history of biblical structures
- The following is taken from Dr. E. W. Bullinger's work entitled "How to ENJOY the Bible", pages 199 to 202.
The correspondence between parallel lines must always have been visible even on the surface to any one who carefully observed the Scriptures even as literary compositions.
Josephus, Philo Judaeus, Origen, Eusebius, Jerome, Isidore, among the Ancients, professed to have discovered metres in the Hebrew original. They were followed by others among modern scholars, some of whom agreed with them, while others refuted them.
In spite of Bishop Lowth's Larger and Shorter Confutations, which showed that all efforts to discover the rhymes and metres which characterize common poetry must be fruitless, some few writers have persevered in such attempts even to the present day.
"Bishop Lowth was the first to put the whole subject on a better and surer foundation; reducing the chaos of mediaeval writings to something like order. His works were based on one or two who had preceded him, and had laid the foundations on which he built with such effect that he came to be universally recognised and appealed to as the ultimate and classical authority in these matters." Bishop Jebb, Sacred Literature, p. 15.
But, as we have said, Bishop Lowth built on the foundations laid by others.
Abravanel, a learned Jew of the fifteenth century, and Azariah de Rossi in the sixteenth century, were the first to demonstrate and illustrate the phenomena exhibited in the parallel lines of Holy Scripture.
Azariah de Rossi published, in 1574-5, in Mantua, his celebrated work which he called The Light of the Eyes. It was a remarkable work and almost an encyclopedia of biblical literature in itself. Several of its chapters have been translated and published separately, in Latin and English. One chapter (ch. lx.) was sufficient to kindle Bishop Lowth's enthusiasm; and he translated it in his Preliminary Dissertation to his last great work, his translation of Isaiah (London, 1835). But, before this, Lowth had already used De Rossi's wonderful work to such purpose that in 1753 he published his Proelections on the Sacred Poetry of the Hebrews. This caused quite a sensation in the biblical world, and soon became of European fame.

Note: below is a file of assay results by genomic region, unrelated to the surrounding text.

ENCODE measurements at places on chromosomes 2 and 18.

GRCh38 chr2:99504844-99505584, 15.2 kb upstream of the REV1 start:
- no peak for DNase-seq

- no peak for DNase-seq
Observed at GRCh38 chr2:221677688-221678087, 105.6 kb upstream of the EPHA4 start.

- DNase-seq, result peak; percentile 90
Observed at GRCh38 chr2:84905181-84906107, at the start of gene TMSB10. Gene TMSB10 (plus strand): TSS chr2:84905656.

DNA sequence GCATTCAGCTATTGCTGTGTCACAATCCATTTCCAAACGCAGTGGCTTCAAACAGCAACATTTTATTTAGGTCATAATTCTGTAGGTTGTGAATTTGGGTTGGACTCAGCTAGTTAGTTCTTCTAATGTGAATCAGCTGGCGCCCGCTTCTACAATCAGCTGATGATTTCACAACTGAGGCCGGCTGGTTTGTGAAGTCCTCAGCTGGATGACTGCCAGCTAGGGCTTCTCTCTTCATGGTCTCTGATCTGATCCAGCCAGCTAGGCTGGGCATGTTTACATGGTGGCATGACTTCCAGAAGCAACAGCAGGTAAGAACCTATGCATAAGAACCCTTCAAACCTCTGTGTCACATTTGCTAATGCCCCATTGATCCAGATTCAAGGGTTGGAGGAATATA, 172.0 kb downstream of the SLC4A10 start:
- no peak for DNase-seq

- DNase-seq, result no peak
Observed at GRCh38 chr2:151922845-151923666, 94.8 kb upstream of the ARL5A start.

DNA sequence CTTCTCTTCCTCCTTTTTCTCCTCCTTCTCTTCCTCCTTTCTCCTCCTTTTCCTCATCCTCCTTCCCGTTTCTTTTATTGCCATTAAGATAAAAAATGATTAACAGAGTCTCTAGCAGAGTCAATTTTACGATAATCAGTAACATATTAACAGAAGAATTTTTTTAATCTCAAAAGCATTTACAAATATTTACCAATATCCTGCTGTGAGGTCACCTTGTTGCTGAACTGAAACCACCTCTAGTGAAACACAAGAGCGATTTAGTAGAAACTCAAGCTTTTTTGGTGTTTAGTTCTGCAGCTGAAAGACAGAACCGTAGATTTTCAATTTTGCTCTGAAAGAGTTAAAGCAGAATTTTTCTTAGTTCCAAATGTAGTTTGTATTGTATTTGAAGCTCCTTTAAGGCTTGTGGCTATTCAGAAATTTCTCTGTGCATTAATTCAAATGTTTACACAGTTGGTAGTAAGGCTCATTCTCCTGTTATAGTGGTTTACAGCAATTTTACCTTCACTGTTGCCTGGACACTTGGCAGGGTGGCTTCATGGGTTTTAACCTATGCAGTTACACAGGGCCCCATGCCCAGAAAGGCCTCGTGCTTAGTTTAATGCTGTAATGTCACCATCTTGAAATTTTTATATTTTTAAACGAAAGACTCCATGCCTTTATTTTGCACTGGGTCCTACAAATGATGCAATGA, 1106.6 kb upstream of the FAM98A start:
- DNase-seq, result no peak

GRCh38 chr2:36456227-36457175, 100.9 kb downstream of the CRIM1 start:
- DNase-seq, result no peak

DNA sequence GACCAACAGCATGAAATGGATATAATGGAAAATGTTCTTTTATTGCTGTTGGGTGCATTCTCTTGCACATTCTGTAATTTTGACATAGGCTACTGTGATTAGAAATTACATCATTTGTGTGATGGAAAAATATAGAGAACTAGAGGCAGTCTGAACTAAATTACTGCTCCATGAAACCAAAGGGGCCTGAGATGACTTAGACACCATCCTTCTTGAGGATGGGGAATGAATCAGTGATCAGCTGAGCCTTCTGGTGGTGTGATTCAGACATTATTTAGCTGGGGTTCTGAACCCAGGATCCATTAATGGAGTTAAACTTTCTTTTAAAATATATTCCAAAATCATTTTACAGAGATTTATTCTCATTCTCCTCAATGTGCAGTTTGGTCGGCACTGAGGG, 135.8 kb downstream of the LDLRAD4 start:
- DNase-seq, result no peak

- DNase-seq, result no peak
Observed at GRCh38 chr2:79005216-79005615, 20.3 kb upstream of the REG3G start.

Meanwhile Christian Schoettgen (born 1687) had published in 1733-42 his Horoe Hebraicoe et Talmudicoe (2 vols. 4to), at Dresden and Leipzig; Bishop Lowth does not appear to have known of this work, for it anticipates him, and under the heading "Exergasia Sacra" it lays down the very doctrine which it remained for Lowth to improve and elucidate. Schoettgen lays down ten canons, and he illustrates each with three examples.
Bishop Jebb (born 1775 at Drogheda) published his Sacred Literature in London, 1820: and, until Thomas Boys began to write in 1824, Jebb's work had remained the last word on the subject. It was a review of Lowth's work and "an application of the principles so reviewed" to the illustration of the New Testament.
But both these works of Bishop Lowth and Jebb were almost entirely confined to the verbal correspondences in parallel lines; and never proceeded beyond short stanzas; and, even then, did not rise beyond what Lowth called "parallelism" and Jebb called "Sacred Composition".